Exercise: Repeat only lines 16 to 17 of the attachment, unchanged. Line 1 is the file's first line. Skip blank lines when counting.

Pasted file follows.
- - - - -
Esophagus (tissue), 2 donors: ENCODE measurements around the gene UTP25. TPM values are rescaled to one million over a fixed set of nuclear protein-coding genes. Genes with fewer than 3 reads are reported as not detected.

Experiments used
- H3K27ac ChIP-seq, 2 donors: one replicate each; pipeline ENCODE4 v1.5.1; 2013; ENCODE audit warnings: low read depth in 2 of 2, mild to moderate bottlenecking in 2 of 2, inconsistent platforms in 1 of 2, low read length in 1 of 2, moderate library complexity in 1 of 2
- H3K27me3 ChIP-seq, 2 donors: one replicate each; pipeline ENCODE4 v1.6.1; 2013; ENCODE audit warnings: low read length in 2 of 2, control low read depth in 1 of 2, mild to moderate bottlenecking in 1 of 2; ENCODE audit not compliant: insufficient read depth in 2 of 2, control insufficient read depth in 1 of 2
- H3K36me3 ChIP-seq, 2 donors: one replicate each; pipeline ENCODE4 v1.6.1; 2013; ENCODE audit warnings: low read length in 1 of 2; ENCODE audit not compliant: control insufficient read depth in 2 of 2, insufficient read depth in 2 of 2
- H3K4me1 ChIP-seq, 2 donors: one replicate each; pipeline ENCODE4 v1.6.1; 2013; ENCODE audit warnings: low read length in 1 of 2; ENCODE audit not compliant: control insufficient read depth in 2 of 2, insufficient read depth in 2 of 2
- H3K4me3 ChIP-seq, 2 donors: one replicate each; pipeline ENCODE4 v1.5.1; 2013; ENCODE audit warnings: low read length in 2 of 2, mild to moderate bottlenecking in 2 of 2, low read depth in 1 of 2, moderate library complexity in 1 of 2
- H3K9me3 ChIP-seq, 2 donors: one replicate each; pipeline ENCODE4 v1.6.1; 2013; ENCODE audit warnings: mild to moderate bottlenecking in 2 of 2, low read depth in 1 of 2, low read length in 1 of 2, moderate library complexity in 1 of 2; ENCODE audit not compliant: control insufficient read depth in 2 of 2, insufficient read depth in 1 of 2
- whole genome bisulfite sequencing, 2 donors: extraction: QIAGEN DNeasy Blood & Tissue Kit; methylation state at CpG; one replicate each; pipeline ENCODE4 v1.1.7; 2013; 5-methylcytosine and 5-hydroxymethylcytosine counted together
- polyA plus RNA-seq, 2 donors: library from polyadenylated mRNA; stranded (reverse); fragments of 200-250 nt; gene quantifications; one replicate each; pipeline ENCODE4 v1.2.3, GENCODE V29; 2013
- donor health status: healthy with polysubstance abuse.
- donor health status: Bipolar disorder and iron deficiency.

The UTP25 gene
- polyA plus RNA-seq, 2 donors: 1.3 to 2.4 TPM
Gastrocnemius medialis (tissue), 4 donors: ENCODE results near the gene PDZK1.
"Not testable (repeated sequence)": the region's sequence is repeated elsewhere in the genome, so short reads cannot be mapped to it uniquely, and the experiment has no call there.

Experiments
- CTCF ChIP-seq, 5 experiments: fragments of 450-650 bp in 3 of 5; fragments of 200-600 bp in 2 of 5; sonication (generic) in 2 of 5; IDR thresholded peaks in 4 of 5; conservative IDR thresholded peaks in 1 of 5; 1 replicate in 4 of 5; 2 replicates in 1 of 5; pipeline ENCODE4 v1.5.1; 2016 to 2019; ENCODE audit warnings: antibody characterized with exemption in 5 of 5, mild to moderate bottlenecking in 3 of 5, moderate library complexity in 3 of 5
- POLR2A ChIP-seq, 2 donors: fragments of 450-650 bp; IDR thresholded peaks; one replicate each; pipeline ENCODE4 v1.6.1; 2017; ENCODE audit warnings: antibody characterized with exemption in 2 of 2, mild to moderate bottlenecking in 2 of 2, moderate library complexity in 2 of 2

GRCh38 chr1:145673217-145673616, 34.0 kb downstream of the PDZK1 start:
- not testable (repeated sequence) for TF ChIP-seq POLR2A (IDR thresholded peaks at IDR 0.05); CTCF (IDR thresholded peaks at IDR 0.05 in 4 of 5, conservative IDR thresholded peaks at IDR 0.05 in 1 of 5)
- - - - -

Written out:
"Not testable (repeated sequence)": the region's sequence is repeated elsewhere in the genome, so short reads cannot be mapped to it uniquely, and the experiment has no call there.

Experiments